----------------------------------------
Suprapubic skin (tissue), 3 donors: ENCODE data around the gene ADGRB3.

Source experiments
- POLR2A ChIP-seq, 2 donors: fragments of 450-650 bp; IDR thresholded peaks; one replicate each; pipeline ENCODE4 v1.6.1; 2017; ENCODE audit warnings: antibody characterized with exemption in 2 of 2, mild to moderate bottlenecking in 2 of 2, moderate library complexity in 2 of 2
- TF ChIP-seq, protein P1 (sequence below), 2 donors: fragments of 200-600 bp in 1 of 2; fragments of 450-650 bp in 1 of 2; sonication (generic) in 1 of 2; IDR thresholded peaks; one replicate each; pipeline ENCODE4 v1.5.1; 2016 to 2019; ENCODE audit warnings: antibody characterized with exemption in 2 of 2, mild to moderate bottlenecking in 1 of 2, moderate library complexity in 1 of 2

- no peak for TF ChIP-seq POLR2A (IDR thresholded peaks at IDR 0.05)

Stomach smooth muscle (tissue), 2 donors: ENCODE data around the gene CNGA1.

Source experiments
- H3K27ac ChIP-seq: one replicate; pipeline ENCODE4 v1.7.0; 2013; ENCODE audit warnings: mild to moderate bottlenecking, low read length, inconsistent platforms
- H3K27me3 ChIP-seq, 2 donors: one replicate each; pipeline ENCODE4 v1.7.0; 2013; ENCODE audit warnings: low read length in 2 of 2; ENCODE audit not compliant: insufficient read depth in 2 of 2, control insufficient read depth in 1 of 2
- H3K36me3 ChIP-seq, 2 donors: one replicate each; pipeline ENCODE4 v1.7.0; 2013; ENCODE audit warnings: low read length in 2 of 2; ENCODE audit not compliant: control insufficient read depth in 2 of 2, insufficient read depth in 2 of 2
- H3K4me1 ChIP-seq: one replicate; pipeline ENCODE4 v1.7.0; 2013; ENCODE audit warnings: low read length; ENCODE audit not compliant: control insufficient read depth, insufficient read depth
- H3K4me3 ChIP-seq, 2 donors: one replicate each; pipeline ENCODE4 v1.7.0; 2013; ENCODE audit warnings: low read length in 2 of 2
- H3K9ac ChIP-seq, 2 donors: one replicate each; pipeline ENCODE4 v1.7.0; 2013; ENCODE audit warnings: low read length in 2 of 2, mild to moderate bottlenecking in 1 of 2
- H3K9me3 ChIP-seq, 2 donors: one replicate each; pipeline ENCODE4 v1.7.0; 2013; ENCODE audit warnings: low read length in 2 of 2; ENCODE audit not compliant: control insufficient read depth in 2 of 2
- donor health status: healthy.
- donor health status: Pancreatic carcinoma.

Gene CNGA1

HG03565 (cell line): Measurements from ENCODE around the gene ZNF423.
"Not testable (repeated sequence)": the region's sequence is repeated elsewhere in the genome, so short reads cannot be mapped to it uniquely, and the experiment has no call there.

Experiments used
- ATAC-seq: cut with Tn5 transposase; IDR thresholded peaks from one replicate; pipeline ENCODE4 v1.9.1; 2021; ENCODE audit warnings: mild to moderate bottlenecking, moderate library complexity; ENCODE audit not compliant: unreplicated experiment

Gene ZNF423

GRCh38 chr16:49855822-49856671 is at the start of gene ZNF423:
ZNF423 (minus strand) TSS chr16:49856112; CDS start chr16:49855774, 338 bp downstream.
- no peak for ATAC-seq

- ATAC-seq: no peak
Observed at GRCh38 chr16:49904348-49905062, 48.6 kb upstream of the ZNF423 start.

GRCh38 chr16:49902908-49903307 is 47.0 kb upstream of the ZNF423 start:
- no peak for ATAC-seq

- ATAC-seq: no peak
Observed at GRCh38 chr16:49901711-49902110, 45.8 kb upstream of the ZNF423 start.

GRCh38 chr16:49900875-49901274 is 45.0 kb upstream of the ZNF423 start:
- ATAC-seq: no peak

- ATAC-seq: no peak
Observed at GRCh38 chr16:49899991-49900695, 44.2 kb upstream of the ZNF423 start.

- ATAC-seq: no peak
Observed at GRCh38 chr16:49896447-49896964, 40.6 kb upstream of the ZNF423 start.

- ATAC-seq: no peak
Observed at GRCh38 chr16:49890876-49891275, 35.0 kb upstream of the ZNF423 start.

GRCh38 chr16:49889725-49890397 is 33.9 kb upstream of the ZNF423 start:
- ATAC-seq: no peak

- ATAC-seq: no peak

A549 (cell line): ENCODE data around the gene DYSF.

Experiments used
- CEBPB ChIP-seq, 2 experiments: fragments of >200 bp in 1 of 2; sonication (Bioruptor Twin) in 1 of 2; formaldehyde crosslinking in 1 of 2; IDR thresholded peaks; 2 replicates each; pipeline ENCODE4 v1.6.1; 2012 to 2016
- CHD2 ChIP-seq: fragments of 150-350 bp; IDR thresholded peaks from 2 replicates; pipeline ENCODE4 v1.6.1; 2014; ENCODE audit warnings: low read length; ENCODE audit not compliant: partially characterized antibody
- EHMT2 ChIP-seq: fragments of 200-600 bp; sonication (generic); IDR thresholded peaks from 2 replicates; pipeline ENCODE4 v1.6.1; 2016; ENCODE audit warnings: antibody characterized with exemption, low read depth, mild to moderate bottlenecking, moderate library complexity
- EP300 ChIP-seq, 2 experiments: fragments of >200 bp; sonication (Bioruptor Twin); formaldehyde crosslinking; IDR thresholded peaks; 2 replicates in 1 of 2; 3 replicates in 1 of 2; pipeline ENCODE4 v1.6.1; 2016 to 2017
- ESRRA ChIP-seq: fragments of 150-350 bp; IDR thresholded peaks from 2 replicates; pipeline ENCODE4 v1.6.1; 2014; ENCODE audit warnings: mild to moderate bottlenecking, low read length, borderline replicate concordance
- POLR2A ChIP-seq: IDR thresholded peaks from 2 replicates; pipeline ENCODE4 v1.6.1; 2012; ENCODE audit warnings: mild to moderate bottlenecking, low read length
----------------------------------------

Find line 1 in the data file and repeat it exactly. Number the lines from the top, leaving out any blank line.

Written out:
Suprapubic skin (tissue), 3 donors: ENCODE data around the gene ADGRB3.